The Board recognizes that the construction and startup of the SWPF is a key component of the Implementation Plan for Board Recommendation 2001-1, High-Level Waste Management at the Savannah River Site. Hence, the Board proposes that the Board and DOE senior management work closely to minimize impacts on the High-Level Waste program. The Board is committed to rapid evaluation of actions taken by DOE and its contractors to resolve geotechnical and structural engineering issues. Therefore, pursuant to 42 U.S.C. § 2286b(d), the Board requests a report within 30 days of receipt of this letter that (1) indicates what actions DOE has taken to address the issues and conclusions set forth in the enclosed report, and (2) summarizes DOE’s geotechnical and structural engineering design reviews and the disposition of any findings. The Board also requests that a Summary Structural Engineering Report (SSR) be prepared upon completion of the final design for the CPA, comparable in scope and technical content to SSRs being prepared for the Hanford Waste Treatment Plant.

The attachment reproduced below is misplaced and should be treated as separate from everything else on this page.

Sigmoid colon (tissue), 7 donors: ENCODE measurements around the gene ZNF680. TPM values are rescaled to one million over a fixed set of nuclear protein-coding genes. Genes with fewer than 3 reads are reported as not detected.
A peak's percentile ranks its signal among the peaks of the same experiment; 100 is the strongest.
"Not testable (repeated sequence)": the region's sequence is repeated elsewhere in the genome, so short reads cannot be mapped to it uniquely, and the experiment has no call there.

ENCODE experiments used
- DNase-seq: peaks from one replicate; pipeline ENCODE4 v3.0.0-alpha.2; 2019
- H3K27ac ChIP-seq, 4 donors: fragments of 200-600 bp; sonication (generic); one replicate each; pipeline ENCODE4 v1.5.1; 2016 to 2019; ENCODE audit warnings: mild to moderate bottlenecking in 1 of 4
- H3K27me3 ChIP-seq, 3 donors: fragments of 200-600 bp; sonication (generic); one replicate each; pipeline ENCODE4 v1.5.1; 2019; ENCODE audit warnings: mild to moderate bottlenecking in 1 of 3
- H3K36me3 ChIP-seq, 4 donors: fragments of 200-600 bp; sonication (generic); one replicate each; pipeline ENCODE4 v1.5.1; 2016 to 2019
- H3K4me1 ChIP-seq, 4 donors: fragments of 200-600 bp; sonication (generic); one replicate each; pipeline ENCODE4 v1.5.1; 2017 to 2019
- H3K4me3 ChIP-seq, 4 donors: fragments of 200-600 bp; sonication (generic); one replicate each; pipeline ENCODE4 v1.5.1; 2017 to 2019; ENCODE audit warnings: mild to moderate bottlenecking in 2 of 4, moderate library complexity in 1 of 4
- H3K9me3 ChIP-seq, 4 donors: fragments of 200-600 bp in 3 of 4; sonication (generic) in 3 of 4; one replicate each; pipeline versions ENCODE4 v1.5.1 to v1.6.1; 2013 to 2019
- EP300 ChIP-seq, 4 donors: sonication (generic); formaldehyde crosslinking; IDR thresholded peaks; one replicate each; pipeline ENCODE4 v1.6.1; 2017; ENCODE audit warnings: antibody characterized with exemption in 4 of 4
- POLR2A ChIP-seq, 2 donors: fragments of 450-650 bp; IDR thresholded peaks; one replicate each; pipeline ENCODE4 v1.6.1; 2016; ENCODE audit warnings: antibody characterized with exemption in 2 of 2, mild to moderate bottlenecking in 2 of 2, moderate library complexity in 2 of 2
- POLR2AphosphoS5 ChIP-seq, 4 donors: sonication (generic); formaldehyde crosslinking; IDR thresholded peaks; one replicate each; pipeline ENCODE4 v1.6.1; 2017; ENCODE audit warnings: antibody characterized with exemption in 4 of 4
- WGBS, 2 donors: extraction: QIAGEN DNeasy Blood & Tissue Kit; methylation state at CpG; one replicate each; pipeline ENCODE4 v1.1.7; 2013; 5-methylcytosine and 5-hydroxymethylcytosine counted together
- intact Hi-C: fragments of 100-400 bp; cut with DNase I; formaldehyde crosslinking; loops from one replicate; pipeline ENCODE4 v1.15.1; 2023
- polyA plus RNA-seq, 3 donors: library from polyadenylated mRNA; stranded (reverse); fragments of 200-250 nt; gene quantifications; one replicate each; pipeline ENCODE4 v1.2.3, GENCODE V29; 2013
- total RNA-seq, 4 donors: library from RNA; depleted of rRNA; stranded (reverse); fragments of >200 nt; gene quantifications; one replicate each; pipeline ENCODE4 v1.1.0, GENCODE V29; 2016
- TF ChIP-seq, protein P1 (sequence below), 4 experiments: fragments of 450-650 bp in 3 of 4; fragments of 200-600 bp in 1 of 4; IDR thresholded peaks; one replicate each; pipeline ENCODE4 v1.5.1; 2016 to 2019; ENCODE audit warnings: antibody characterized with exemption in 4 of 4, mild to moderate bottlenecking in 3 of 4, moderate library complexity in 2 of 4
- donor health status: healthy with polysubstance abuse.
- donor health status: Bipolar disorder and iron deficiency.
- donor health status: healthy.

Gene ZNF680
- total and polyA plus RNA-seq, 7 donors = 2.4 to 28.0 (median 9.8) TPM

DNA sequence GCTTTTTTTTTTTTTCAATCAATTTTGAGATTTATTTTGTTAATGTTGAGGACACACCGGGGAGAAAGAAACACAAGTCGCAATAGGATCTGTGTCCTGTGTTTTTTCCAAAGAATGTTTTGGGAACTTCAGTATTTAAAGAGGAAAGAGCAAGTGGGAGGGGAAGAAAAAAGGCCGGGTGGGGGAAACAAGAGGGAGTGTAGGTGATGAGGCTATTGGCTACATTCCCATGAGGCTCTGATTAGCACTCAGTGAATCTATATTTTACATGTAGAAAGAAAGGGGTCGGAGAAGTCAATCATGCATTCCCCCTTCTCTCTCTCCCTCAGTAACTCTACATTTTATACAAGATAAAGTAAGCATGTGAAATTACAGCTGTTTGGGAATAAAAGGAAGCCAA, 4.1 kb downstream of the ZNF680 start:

A. J. Eggenberger
c: Mr. Jeffrey M. Allison
Mr. Mark B. Whitaker, Jr.
DEFENSE NUCLEAR FACILITIES SAFETY BOARD
Staff Issue Report
December 14, 2006
MEMORANDUM FOR: J. K. Fortenberry, Technical Director
COPIES: Board Members
FROM: J. Blackman
SUBJECT: Review of the Preliminary Structural Design of the Salt Waste Processing Facility at the Savannah River Site
This report documents an on-site review of the preliminary structural design of the Salt Waste Processing Facility (SWPF) Central Processing Area (CPA) at Savannah River Site (SRS). The review was conducted on October 17-18, 2006, by members of the staff of the Defense Nuclear Facilities Safety Board (Board) D. Andersen and J. Blackman and outside experts J. Stevenson, P. Rizzo, and N. Vaidya. This review was followed by a series of discussions between the Department of Energy (DOE) and the Board’s staff, as well as independent analyses conducted by the Board’s staff.